As I am about to give in to the dreariness, I remember the commitment I had made a fraction of a second ago. Wow, a fraction of a second and I had almost immediately forgotten, like a dream you had forgotten about until it suddenly comes back to you in the middle of the day, not being quite sure if you really dreamt it or are making things up.

I let a deep breath out. I had felt so inspired when I made that commitment, and it only took a simple request from my son to throw it all out of the window. It’s easy to make a commitment, but a whole lot harder to actually follow through. Right, let’s get at it.

As I breathe in I activate every single part of my body and walk up to him with a face that’s ‘gonna come get him’.

He sees me and his sparkly eyes get even bigger. He knows I got the message and smiles.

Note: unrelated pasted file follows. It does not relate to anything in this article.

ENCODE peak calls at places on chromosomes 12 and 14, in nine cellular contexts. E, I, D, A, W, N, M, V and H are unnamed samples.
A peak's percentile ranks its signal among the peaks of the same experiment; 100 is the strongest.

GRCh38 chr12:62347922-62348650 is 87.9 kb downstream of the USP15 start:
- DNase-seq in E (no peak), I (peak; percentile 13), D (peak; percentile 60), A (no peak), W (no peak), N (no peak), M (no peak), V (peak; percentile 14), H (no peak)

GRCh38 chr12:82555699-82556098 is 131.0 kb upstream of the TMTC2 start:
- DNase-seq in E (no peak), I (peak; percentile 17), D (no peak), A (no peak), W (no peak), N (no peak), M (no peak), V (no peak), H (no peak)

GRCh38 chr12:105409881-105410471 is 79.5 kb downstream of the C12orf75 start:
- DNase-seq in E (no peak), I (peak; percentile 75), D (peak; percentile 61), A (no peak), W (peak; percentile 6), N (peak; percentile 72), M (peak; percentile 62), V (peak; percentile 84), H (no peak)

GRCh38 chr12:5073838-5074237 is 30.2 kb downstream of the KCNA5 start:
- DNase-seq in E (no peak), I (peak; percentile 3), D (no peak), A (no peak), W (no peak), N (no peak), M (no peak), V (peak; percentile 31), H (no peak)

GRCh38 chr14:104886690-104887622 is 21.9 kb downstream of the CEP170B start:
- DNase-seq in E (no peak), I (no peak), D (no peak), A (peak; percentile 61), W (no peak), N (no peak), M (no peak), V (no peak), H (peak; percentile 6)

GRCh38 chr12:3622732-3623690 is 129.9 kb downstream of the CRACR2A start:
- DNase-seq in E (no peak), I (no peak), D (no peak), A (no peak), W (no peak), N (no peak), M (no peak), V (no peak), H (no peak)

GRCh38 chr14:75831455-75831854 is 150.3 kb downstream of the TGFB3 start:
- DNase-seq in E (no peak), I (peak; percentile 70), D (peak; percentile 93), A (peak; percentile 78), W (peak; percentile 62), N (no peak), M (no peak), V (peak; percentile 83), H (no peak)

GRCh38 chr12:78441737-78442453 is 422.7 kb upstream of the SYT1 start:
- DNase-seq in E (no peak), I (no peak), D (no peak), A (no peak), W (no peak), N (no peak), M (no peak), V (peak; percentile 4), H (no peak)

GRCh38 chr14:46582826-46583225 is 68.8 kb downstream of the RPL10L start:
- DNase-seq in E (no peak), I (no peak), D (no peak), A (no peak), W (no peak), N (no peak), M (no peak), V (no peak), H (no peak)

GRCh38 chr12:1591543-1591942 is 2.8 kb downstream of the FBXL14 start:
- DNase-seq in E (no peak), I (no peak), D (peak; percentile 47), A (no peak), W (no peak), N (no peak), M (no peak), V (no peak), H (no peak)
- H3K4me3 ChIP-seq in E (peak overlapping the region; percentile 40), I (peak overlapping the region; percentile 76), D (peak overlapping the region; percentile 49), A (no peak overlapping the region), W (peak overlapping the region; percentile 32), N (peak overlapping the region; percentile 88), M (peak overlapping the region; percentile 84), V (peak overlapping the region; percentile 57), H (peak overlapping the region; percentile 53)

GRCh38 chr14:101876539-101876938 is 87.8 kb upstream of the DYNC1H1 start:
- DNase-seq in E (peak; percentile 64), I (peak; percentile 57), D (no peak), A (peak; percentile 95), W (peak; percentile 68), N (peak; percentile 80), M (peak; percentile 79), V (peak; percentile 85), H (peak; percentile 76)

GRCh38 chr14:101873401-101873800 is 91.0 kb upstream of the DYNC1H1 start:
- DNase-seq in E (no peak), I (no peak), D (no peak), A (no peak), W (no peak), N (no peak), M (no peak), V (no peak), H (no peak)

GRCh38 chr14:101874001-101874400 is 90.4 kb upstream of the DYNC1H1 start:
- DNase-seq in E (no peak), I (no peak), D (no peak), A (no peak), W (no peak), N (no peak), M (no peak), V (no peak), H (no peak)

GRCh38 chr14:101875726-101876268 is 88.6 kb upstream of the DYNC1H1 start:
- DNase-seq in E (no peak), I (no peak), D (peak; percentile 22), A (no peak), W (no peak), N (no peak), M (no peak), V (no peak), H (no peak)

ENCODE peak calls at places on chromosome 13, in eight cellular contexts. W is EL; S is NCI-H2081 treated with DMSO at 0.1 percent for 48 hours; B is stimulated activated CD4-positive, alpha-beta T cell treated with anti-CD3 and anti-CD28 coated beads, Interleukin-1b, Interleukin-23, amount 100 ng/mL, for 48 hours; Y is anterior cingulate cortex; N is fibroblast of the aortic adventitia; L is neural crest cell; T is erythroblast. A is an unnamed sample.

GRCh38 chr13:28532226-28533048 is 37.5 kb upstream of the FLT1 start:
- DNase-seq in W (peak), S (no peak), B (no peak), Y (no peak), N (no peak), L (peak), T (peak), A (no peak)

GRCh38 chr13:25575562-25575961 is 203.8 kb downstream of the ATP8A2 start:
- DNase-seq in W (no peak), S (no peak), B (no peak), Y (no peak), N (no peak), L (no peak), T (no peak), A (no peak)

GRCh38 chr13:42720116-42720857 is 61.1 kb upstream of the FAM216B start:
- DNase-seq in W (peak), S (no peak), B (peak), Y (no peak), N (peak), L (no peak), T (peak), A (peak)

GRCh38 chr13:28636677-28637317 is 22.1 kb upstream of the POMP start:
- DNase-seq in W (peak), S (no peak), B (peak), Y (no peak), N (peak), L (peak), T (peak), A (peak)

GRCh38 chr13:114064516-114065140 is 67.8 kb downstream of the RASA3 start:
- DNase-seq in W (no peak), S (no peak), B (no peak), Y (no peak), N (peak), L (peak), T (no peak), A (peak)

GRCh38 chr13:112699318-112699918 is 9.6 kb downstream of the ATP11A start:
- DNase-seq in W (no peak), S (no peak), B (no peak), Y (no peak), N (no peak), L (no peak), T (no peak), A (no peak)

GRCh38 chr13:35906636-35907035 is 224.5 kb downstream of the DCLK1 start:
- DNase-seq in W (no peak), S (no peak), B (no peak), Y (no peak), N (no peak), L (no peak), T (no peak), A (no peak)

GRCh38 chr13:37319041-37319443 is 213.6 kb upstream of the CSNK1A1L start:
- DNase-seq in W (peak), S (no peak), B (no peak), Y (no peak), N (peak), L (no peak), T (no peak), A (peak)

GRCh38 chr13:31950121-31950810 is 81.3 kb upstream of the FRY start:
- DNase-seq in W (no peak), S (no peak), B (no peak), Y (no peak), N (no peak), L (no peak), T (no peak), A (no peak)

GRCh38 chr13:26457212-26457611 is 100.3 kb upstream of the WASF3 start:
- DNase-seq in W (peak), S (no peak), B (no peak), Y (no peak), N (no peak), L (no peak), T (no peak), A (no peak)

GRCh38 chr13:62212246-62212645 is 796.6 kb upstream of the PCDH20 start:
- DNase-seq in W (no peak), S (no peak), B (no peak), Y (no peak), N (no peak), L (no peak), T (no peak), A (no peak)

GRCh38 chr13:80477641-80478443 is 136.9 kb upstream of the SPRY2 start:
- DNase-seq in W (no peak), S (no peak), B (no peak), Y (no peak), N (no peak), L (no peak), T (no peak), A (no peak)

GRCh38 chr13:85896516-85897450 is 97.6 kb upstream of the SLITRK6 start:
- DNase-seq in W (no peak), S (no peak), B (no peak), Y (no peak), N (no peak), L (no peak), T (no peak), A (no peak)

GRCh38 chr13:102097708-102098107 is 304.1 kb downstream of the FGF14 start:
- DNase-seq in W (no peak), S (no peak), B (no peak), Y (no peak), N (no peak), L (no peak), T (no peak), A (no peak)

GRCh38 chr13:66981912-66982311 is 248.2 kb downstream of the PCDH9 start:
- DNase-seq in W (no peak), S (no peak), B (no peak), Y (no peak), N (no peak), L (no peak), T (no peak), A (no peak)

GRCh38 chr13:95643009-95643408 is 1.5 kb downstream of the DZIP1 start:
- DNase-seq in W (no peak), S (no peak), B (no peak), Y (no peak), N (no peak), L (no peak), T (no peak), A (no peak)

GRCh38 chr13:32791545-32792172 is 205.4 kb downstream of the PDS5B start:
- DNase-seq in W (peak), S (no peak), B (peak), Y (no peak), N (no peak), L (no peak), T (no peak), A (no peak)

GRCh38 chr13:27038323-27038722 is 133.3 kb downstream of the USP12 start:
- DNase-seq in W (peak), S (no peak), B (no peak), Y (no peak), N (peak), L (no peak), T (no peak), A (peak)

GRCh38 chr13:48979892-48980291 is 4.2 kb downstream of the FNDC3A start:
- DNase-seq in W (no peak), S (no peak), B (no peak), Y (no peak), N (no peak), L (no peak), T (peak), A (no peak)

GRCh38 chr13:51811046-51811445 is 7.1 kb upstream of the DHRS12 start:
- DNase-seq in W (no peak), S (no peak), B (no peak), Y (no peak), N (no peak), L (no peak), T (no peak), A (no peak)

How many times a day do we forgo a certain decision or action based on how much energy it will take? How many times do we decline an invitation because we already project ourselves into the future and how exhausted we will be? How many times a day do we imagine all the things we need to do – and the very thought of it makes us feel drained?

As a parent, I’ve come across these scenarios many times. I’ve only got so much energy, I better use it well and sparingly – I can’t expend it now, I need it for the future!

Witnessing my son Cesar – I’ve been forced to reconsider my logic. At three and a half years old – he has shown me that his limits far exceed mine. That what I thought was careful planning of my energy expenditure, was actually costing me more and leaving me with less energy to do all the things I want to do.

Cesar lives in the moment.

Cesar doesn’t care about how much energy he is going to expend for the rest of the day or whether something will tire him out or not. He sees an opportunity and he seizes it. Full on – no holding back. Rather than his activities depleting him, they replenish him.

When I see an opportunity, I first see all the things that can go wrong, what a mistake it could be. I discourage myself. I might give up on the task completely or do it half-heartedly. The result is less than what it could have been and I confirm my sense of inadequacy and lack of self trust.